Lady Arabella Blydon has beauty and a brain, and she's tired of men who can see only one without the other.When a suitor tells Arabella he's willing to overlook her appalling bluestocking tendencies on account of her looks and fortune, she decides to take a break from the Marriage Mart. During an extended stay in the country, she never expects to meet Lord John Blackwood, a wounded war hero who intrigues her like no other man.Lord John has lived through the worst horros of war...but nothing could have been as terrifying to his tormented heart as Lady Arabella. She is intoxicating, infuriating...and she makes him want to live again. Suddenly he's writing bad poetry and climbing trees in the pitch-dark night...just so he can dance with her as the clock strikes midnight. And even though he knows he can never be the sort of man she deserves, he can't help wanting her. But when the harsh light of day replaces the magic of midnight, can this tormented soul learn to love again?
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July 30, 2002
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Excerpt from Dancing at Midnight by Julia Quinn
Oxfordshire, England, 1816
If, one by one, you weeded all the world '
Arabella Blydon blinked. That couldn't be right. There weren't any gardeners in The Winter's Tale. She held the book farther from her face. Even worse. She pulled the book closer. The type on the page slowly focused.
If, one by one, you wedded all the world '
Belle sighed and leaned back against a tree trunk. That made a lot more sense. She blinked a couple of times, willing her bright blue eyes to focus on the words that lay before her on the page. They refused to obey, but she wasn't about to read with, her face pressed into the book, so she squinted and plodded on.
A chilly wind passed across her, and she glanced up at the overcast sky. It was going to rain, no doubt about that, but if she were lucky she'd have another hour until the first drops fell. That was all the time she'd need to finish The Winter's Tale. And that would mark the end of her Grand Shakespearean Quest, the semi-academic endeavor that had occupied her spare time for nearly six months. She'd started with All's Well that Ends Well and proceeded alphabetically, wending her way through Hamlet, all the Henrys, Romeo and Juliet, and a host of other plays she hadn't even heard of before. She wasn't exactly sure why she'd done it, other than the simple fact that she liked to read, but now that the end was in sight she was damned if she was going to let a few raindrops get in her way.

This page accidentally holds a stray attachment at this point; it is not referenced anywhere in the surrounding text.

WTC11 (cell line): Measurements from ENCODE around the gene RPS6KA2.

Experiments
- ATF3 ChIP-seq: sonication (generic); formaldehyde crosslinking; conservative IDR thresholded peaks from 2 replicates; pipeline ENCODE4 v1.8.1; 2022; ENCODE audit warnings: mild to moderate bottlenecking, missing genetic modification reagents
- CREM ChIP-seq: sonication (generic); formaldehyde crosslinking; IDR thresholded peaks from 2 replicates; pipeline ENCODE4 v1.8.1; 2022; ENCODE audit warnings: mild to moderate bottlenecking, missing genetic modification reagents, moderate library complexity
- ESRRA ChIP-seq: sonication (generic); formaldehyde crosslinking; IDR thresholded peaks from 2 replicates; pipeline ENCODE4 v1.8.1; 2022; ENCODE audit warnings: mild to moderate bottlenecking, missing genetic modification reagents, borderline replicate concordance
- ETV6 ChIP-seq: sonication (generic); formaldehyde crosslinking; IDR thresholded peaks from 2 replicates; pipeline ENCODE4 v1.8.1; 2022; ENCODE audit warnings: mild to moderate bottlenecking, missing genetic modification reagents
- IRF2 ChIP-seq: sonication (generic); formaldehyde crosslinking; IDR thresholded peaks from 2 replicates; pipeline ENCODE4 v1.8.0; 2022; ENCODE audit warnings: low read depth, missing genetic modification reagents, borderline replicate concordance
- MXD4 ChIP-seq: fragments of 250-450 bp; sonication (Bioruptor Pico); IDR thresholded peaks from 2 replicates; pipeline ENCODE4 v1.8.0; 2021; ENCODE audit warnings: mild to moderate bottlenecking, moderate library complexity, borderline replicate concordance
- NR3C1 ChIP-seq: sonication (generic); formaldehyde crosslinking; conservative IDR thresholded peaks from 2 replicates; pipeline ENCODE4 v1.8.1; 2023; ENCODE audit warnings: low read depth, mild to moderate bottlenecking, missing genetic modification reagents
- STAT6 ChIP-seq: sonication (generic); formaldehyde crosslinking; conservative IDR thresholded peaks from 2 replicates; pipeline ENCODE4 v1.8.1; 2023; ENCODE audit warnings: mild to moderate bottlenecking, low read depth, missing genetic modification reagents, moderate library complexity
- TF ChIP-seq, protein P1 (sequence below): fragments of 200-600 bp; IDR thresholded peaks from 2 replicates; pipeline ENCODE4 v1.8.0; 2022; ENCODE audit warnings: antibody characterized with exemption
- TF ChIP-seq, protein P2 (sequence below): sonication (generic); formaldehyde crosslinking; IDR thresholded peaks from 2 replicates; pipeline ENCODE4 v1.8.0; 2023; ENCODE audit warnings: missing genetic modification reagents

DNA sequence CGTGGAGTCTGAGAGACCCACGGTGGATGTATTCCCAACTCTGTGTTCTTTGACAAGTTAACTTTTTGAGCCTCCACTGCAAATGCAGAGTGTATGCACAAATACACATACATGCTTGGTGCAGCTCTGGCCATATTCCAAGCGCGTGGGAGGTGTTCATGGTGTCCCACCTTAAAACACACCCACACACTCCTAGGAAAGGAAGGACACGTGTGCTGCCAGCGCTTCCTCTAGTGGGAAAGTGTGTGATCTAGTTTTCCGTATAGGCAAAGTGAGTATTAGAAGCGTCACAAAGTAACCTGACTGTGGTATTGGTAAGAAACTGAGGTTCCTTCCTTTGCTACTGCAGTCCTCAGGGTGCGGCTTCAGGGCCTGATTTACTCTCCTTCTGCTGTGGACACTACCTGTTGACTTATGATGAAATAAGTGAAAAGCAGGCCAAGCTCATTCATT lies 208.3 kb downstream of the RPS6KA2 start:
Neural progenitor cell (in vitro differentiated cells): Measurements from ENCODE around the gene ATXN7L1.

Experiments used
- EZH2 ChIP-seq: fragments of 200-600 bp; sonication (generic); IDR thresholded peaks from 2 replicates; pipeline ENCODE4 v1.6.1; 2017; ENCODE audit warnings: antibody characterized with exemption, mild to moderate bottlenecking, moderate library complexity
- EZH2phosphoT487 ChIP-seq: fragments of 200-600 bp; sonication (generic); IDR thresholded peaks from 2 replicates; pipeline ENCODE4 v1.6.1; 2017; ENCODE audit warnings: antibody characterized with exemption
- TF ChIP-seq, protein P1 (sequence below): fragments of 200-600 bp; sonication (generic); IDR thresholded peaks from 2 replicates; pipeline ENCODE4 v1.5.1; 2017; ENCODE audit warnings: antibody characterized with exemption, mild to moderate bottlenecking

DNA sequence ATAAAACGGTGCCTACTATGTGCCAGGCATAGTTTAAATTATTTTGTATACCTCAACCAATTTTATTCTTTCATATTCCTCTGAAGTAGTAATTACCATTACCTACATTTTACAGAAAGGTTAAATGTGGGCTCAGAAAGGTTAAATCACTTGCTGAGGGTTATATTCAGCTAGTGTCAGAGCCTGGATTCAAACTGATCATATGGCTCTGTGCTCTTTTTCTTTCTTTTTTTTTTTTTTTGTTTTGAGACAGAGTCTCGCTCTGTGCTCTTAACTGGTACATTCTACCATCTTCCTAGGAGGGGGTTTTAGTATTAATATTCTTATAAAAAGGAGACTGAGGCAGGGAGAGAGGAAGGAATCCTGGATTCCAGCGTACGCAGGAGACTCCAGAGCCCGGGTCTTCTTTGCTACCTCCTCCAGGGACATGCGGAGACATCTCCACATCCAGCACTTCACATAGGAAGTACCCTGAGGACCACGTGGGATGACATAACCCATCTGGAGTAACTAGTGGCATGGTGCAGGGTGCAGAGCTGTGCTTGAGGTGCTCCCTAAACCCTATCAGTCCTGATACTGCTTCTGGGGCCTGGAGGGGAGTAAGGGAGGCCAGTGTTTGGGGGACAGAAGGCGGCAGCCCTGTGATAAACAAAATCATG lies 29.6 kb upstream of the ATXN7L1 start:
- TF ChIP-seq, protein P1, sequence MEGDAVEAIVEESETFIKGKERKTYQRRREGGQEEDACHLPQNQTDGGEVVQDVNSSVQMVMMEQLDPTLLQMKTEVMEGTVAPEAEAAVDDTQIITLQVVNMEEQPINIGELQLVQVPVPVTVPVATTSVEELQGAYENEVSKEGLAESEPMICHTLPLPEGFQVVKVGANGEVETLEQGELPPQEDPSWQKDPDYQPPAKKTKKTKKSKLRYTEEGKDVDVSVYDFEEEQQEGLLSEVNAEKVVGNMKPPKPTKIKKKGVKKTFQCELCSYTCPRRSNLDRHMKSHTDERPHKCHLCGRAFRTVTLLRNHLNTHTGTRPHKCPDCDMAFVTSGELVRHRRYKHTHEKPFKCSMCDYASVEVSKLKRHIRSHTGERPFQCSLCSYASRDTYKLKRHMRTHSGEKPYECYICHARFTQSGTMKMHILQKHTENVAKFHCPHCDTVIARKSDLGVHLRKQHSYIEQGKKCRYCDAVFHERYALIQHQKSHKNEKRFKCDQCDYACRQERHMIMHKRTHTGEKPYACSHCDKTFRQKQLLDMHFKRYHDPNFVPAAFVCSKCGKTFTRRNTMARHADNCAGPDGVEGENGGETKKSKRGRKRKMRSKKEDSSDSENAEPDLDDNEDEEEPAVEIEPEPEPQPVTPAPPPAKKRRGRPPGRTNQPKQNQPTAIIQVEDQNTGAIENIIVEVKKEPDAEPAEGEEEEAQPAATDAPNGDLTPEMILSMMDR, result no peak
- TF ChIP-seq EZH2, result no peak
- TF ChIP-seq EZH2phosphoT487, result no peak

Belle gulped and looked this way and that, as if afraid that someone had heard her cursing in her thoughts. She glanced back up at the sky. A beam of sunshine burst through a tiny hole in the clouds. Belle took that as a sign for optimism and plucked a chicken sandwich out of her picnic lunch. She bit into it daintily and picked up her book again. The words seemed just as unwilling to focus as before, so she moved the volume closer to her face, which she contorted in a number of different ways until she found a squint that worked.
"There you go, Arabella," she muttered. "If you can just hold this exceedingly uncomfortable pose for another forty-five minutes, you should have no problem with the rest of your book."
"Of course your facial muscles will probably be quite sore by that point," drawled a voice from behind her.
Belle dropped her book and whirled her head around. Standing a few yards away was a gentleman in casual, yet elegant, attire. His hair was a rich chocolate brown and his eyes were the exact same color. He was looking down at her and her solitary picnic with an amused expression, and his lazy pose indicated that he'd been watching her for some time. Belle glared at him, unable to think of anything to say but hoping that her scornful gaze would put him in his place.
It didn't seem to do the trick. In fact, he looked even more amused by her. "You need spectacles," he said simply.
"And you are trespassing," she retorted.